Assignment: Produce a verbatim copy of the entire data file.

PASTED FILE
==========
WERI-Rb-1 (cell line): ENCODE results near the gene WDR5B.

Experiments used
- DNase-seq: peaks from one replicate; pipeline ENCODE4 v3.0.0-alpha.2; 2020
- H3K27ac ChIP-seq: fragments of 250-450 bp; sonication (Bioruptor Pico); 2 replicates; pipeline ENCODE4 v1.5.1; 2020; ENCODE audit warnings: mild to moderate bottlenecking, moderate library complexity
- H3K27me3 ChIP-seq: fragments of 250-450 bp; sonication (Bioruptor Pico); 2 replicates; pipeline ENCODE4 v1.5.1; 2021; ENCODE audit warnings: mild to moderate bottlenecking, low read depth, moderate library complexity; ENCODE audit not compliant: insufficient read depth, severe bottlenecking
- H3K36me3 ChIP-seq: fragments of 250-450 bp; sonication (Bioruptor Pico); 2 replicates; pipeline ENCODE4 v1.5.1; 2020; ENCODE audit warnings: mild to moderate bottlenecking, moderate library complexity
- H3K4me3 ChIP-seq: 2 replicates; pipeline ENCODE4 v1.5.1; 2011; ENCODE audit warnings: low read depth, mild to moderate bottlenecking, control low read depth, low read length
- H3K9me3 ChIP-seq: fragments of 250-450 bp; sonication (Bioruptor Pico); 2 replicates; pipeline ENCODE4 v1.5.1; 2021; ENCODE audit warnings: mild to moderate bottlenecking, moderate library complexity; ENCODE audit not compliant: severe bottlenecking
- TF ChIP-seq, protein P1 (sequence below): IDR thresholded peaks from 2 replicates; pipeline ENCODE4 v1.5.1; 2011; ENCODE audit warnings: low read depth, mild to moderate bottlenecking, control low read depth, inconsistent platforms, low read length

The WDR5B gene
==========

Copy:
WERI-Rb-1 (cell line): ENCODE results near the gene WDR5B.

Experiments used
- DNase-seq: peaks from one replicate; pipeline ENCODE4 v3.0.0-alpha.2; 2020
- H3K27ac ChIP-seq: fragments of 250-450 bp; sonication (Bioruptor Pico); 2 replicates; pipeline ENCODE4 v1.5.1; 2020; ENCODE audit warnings: mild to moderate bottlenecking, moderate library complexity
- H3K27me3 ChIP-seq: fragments of 250-450 bp; sonication (Bioruptor Pico); 2 replicates; pipeline ENCODE4 v1.5.1; 2021; ENCODE audit warnings: mild to moderate bottlenecking, low read depth, moderate library complexity; ENCODE audit not compliant: insufficient read depth, severe bottlenecking
- H3K36me3 ChIP-seq: fragments of 250-450 bp; sonication (Bioruptor Pico); 2 replicates; pipeline ENCODE4 v1.5.1; 2020; ENCODE audit warnings: mild to moderate bottlenecking, moderate library complexity
- H3K4me3 ChIP-seq: 2 replicates; pipeline ENCODE4 v1.5.1; 2011; ENCODE audit warnings: low read depth, mild to moderate bottlenecking, control low read depth, low read length
- H3K9me3 ChIP-seq: fragments of 250-450 bp; sonication (Bioruptor Pico); 2 replicates; pipeline ENCODE4 v1.5.1; 2021; ENCODE audit warnings: mild to moderate bottlenecking, moderate library complexity; ENCODE audit not compliant: severe bottlenecking
- TF ChIP-seq, protein P1 (sequence below): IDR thresholded peaks from 2 replicates; pipeline ENCODE4 v1.5.1; 2011; ENCODE audit warnings: low read depth, mild to moderate bottlenecking, control low read depth, inconsistent platforms, low read length

The WDR5B gene